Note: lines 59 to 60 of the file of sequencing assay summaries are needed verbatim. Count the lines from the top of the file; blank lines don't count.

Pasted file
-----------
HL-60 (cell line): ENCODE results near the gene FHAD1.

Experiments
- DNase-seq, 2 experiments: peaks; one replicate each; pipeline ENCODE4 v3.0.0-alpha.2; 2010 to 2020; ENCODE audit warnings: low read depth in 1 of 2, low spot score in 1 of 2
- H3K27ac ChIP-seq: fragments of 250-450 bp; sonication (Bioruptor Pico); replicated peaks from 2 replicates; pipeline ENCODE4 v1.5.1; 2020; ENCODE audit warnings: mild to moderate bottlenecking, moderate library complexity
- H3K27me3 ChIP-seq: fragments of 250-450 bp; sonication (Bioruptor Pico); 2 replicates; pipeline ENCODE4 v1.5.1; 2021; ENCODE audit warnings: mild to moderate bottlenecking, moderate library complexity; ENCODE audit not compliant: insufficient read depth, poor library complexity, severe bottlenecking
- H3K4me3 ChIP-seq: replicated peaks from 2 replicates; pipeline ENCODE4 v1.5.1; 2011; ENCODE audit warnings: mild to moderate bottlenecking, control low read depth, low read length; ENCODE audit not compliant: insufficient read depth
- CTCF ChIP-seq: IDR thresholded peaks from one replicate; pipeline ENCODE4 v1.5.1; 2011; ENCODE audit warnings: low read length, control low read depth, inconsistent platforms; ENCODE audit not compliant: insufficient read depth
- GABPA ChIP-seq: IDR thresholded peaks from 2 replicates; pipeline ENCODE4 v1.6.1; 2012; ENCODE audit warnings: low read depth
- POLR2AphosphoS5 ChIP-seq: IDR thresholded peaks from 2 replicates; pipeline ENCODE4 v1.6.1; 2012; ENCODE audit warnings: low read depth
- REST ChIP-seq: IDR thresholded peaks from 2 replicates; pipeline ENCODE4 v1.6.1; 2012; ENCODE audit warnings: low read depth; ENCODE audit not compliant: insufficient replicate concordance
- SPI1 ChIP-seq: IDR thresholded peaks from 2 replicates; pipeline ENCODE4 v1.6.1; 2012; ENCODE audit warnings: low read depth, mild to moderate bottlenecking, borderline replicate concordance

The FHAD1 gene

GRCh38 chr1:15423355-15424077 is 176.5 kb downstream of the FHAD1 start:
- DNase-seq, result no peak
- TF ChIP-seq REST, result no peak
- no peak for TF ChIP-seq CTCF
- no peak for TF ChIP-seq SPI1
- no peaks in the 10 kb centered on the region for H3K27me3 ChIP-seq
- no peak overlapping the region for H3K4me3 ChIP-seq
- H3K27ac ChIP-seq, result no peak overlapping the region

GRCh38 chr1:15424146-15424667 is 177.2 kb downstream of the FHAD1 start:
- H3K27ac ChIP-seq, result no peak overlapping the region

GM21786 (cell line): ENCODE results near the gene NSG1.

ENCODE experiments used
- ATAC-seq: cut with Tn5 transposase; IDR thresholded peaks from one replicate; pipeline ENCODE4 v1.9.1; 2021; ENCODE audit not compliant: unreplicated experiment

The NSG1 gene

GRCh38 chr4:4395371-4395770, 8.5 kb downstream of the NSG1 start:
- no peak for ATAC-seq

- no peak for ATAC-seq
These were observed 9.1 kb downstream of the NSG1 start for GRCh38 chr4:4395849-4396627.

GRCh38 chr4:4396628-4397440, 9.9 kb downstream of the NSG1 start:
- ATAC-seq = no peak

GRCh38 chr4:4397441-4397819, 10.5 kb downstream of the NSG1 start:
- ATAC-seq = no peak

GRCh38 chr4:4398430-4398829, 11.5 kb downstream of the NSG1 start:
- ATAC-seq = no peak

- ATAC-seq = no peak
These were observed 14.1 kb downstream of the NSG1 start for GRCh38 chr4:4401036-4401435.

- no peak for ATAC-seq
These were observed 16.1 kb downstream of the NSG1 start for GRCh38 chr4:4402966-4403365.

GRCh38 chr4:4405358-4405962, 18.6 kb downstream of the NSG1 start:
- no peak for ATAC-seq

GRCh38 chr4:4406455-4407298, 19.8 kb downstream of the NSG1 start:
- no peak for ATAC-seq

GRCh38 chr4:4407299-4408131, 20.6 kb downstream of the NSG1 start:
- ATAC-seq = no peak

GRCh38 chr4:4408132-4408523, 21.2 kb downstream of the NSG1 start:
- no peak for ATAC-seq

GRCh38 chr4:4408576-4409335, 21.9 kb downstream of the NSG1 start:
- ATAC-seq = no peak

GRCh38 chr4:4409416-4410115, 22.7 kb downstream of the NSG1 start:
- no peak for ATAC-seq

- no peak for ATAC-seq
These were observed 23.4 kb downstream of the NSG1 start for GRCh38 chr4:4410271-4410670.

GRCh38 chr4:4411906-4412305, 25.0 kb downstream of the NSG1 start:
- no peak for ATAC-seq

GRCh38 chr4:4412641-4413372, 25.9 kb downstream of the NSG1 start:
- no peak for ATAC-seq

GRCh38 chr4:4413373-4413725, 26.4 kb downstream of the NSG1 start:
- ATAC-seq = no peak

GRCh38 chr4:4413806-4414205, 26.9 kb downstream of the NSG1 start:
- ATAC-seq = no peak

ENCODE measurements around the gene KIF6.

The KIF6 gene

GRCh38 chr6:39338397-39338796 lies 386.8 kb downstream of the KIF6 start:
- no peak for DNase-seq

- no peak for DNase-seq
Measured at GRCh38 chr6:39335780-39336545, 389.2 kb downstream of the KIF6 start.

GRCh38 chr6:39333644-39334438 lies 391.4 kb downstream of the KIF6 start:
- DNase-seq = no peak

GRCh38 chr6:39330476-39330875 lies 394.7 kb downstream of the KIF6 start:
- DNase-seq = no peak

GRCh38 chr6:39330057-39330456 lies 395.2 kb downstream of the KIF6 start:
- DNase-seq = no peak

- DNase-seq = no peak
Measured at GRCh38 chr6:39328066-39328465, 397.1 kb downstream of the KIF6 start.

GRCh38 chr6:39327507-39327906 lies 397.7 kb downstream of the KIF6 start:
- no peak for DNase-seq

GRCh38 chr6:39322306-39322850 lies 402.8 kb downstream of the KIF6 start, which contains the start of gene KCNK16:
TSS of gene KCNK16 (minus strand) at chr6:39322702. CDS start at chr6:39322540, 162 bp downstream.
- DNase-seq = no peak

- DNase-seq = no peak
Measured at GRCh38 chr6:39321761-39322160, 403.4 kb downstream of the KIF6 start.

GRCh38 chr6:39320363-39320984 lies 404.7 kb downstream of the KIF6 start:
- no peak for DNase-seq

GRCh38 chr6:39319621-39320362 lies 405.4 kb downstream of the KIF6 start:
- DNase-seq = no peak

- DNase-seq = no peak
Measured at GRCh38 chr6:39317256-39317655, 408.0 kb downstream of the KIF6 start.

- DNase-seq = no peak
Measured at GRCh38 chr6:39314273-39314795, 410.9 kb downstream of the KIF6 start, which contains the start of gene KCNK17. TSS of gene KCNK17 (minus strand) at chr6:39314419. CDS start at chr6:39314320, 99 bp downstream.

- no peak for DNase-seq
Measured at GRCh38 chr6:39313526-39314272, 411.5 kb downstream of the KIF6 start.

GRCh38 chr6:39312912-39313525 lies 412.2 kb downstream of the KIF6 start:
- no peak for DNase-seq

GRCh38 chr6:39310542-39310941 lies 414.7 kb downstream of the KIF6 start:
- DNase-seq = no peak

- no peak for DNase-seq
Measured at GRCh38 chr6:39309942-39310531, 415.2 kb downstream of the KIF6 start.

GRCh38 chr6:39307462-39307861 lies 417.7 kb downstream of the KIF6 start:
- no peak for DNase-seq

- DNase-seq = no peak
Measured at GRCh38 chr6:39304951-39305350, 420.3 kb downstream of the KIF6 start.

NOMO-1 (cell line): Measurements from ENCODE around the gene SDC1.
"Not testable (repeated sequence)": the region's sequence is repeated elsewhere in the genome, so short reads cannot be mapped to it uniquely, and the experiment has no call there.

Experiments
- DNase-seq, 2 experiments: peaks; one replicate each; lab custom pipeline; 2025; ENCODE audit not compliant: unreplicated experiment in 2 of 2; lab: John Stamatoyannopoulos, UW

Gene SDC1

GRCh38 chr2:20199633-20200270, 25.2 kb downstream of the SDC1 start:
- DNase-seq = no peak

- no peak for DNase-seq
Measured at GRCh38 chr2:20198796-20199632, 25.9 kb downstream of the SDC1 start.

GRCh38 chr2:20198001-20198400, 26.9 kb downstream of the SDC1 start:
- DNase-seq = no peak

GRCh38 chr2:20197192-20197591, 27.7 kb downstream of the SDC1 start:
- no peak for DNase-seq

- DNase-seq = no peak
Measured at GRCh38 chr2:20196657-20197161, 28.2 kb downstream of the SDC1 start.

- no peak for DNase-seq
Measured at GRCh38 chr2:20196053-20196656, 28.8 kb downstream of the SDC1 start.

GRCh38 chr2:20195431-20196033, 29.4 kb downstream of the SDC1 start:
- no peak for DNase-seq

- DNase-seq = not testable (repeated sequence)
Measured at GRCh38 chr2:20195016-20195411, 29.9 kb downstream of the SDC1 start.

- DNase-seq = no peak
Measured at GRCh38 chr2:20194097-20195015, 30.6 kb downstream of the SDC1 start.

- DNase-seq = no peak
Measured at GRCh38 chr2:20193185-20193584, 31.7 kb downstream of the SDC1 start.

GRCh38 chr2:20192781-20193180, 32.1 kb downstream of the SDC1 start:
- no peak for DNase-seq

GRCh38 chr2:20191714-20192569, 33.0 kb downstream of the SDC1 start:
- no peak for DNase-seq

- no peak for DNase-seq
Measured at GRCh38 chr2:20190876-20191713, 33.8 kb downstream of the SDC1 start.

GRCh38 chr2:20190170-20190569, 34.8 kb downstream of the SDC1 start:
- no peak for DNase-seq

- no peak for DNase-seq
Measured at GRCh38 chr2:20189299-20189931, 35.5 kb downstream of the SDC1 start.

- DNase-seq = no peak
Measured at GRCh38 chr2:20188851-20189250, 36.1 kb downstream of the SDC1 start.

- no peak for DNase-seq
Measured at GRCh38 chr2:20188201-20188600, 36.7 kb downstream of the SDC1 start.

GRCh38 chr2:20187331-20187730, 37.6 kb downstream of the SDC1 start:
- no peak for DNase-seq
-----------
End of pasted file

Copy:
GRCh38 chr4:4413373-4413725, 26.4 kb downstream of the NSG1 start:
- ATAC-seq = no peak